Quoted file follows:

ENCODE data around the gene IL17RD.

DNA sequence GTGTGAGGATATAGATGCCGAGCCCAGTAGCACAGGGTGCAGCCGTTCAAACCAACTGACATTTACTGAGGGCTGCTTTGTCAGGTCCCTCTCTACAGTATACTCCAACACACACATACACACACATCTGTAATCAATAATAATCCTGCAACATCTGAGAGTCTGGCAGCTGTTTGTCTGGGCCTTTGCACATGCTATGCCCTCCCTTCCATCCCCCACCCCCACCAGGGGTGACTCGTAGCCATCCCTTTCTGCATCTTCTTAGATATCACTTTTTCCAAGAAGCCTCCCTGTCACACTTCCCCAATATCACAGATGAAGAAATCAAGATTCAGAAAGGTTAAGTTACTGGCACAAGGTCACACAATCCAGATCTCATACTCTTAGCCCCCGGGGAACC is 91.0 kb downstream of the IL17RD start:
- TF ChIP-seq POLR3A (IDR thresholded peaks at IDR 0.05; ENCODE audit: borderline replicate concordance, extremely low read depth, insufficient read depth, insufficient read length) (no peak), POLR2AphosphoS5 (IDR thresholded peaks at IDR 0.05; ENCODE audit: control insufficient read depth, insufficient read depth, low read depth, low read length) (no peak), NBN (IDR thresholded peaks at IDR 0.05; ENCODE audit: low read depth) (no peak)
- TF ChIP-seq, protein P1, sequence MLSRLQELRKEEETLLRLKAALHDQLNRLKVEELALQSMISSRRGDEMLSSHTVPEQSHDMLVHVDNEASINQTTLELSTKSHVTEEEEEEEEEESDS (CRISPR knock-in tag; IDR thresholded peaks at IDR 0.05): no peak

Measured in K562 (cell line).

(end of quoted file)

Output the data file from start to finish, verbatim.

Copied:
ENCODE data around the gene IL17RD.

DNA sequence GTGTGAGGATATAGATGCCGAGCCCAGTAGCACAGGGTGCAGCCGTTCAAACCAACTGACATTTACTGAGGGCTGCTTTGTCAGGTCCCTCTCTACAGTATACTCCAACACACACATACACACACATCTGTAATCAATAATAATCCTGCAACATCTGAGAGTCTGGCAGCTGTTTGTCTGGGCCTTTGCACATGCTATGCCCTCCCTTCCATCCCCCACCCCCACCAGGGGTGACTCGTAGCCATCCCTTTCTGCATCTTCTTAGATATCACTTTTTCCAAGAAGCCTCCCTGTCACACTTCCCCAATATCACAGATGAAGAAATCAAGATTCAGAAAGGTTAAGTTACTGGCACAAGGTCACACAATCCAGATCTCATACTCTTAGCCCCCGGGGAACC is 91.0 kb downstream of the IL17RD start:
- TF ChIP-seq POLR3A (IDR thresholded peaks at IDR 0.05; ENCODE audit: borderline replicate concordance, extremely low read depth, insufficient read depth, insufficient read length) (no peak), POLR2AphosphoS5 (IDR thresholded peaks at IDR 0.05; ENCODE audit: control insufficient read depth, insufficient read depth, low read depth, low read length) (no peak), NBN (IDR thresholded peaks at IDR 0.05; ENCODE audit: low read depth) (no peak)
- TF ChIP-seq, protein P1, sequence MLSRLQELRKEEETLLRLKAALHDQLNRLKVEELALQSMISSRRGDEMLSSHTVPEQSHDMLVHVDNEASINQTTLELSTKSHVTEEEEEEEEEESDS (CRISPR knock-in tag; IDR thresholded peaks at IDR 0.05): no peak

Measured in K562 (cell line).